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  #401  
Old 06-18-2022, 10:38 AM
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Originally Posted by KingTotsalot View post
KT was pleased this morning when He looked in the Royal Mail Box and couple of packages were in there! Along with the normal junk mail!

Anyway, all of these specimens originated in Madagascar!

The first one has several pictures....The Egg! I measures 2" in length. First picture is in natural light with a white background, 2nd image is backlit on a black background, 3rd image shows it in SWUV, and the 4th image shows it in LWUV. KT likes the fluorescent banding in it!

The other samples are of dinosaur bone, and measures a little over 1" diameter. Does not look like much in natural light but the bone pore structure shows up nicely in SWUV! The second dino bone sphere is about the same size and under SWUV whatever mineral has replaced the bone, some of it shows up as circular whorls on the surface of the sphere...does not show anything unusual in natural light!

KT has no idea what happened to the size of two of these pictures, but they are tiny! HA HA His Majesty tried to change their size to be more viewable but nothing worked! Oh well!

Enjoy the pictures! KT likes His Royal Dino Bone striker sized marbles!
Wow KT you definitely manage to keep finding more unusual specimens

I think you really might be close to qualifying as a mini-museum

Definitely unusual (but neat) looking specimens, makes me feel like digging around more on my own property hoping for the remote possibility of finding an unusual mineral specimen (I have found some neat looking rocks before, but nothing I don't think would be considered rare )

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  #402  
Old 06-18-2022, 04:50 PM
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Default This arrived around lunch time today!

This hand sized specimen is Marialite, Scapolite Group, on Diopside, South Baptiste Lake Roadcut, Diamond Lake, Highland Grove, Bancroft District, Hastings Co. Ontario, Canada. Most specimens of the Scapolite Group are known for their bright yellow fluorescence and are called Wernerite by many collectors. But this specimen has no hint of yellow in its fluorescence. It is a nice orangey red! This specimen is from a listed Mindat.org location.

First image was taken looking down on the specimen with the Royal Camera's flash, pretty much the same as natural light. The second image was taken using 2 SWUV 4 watt lamps, one looking south from the top of the picture and the other looking north from the bottom of the picture.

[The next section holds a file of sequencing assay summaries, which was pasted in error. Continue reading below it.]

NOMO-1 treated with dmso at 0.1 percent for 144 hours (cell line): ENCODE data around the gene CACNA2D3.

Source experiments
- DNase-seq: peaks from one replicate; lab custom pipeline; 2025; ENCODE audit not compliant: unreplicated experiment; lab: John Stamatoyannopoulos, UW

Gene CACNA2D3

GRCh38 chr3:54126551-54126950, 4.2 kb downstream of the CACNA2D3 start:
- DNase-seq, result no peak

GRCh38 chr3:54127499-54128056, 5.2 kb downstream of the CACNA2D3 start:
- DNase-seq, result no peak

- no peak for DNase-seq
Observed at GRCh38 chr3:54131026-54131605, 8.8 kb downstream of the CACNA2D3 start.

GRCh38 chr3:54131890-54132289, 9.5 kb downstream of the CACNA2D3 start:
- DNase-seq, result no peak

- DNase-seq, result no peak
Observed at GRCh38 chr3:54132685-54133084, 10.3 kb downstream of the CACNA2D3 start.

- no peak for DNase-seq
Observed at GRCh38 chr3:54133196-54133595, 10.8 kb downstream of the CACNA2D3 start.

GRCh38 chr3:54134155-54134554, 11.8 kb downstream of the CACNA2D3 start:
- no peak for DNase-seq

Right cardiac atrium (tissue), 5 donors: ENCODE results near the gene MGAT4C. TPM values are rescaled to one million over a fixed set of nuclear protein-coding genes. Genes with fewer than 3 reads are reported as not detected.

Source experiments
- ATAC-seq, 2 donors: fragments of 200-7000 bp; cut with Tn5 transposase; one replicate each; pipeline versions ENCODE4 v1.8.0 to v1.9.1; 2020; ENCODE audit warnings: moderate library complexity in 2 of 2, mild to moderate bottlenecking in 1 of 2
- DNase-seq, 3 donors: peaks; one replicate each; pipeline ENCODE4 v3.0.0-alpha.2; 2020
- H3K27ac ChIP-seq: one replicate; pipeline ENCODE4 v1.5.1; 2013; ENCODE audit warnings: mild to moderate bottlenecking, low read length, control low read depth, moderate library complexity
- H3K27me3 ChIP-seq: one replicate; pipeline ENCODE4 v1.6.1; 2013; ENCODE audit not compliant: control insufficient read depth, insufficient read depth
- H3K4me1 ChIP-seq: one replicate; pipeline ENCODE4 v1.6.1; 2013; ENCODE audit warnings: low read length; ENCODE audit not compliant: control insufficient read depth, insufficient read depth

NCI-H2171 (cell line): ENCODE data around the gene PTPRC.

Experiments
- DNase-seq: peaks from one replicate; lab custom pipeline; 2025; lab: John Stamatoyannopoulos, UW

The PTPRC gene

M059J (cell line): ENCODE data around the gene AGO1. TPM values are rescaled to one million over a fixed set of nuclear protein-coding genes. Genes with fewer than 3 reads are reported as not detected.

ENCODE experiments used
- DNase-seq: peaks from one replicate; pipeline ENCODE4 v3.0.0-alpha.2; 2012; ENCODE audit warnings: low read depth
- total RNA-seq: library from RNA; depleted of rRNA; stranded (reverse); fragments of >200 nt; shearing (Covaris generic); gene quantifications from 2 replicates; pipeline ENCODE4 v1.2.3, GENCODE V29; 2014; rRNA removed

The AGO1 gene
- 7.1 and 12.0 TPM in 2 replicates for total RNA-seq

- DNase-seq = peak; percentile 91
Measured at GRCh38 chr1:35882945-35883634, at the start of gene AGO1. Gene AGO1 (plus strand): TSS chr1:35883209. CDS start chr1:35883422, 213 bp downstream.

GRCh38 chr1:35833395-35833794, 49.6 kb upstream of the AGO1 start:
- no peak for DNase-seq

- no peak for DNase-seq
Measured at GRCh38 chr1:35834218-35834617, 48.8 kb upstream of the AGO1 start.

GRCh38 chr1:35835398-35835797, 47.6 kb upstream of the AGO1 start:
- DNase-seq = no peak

When KT first opened the packing the specimen came in, He thought it might have been acid dipped to remove any calcite, but upon examination under the Royal Microscope, His Majesty saw dirt in all the cavities and crevices of the rock, as to be expected with an uncleaned road outcrop sample. So a thorough scrubbing with a soft bristle tooth brush with soap and a warm water rinse removed all that loose material and blue fl. lint dust that settles on everything when stored on a shelf in the house for awhile!

Enjoy the piece!
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  #403  
Old 06-21-2022, 06:15 PM
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Default Welp, here another one!

This specimen I found in a box of rocks in the Royal Barn!

KT is planning on attending a Micro Mineral Symposium in KY later this fall, and is sorting through samples to photograph before putting them in a freebie giveaway box to take to the meeting. To His Majesty's Royal Surprise, He came across this specimen from Halls Gap, KY that was given to him several years back. Until today, KT had never put a UV light on it, but was happy to see the calcite fluoresce a rather strong blue color. One just never knows!

Anyway here are two photographs. Both were shot at 25X but the one showing fluorescence was cropped a bit resulting in a magnification of 30X for that picture. So enjoy!
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  #404  
Old 06-21-2022, 07:53 PM
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Originally Posted by KingTotsalot View post
This hand sized specimen is Marialite, Scapolite Group, on Diopside, South Baptiste Lake Roadcut, Diamond Lake, Highland Grove, Bancroft District, Hastings Co. Ontario, Canada. Most specimens of the Scapolite Group are known for their bright yellow fluorescence and are called Wernerite by many collectors. But this specimen has no hint of yellow in its fluorescence. It is a nice orangey red! This specimen is from a listed Mindat.org location.

First image was taken looking down on the specimen with the Royal Camera's flash, pretty much the same as natural light. The second image was taken using 2 SWUV 4 watt lamps, one looking south from the top of the picture and the other looking north from the bottom of the picture.

When KT first opened the packing the specimen came in, He thought it might have been acid dipped to remove any calcite, but upon examination under the Royal Microscope, His Majesty saw dirt in all the cavities and crevices of the rock, as to be expected with an uncleaned road outcrop sample. So a thorough scrubbing with a soft bristle tooth brush with soap and a warm water rinse removed all that loose material and blue fl. lint dust that settles on everything when stored on a shelf in the house for awhile!

Enjoy the piece!
Neat KT, I like how that reddish glow distinctly stands out !

Originally Posted by KingTotsalot View post
This specimen I found in a box of rocks in the Royal Barn!

KT is planning on attending a Micro Mineral Symposium in KY later this fall, and is sorting through samples to photograph before putting them in a freebie giveaway box to take to the meeting. To His Majesty's Royal Surprise, He came across this specimen from Halls Gap, KY that was given to him several years back. Until today, KT had never put a UV light on it, but was happy to see the calcite fluoresce a rather strong blue color. One just never knows!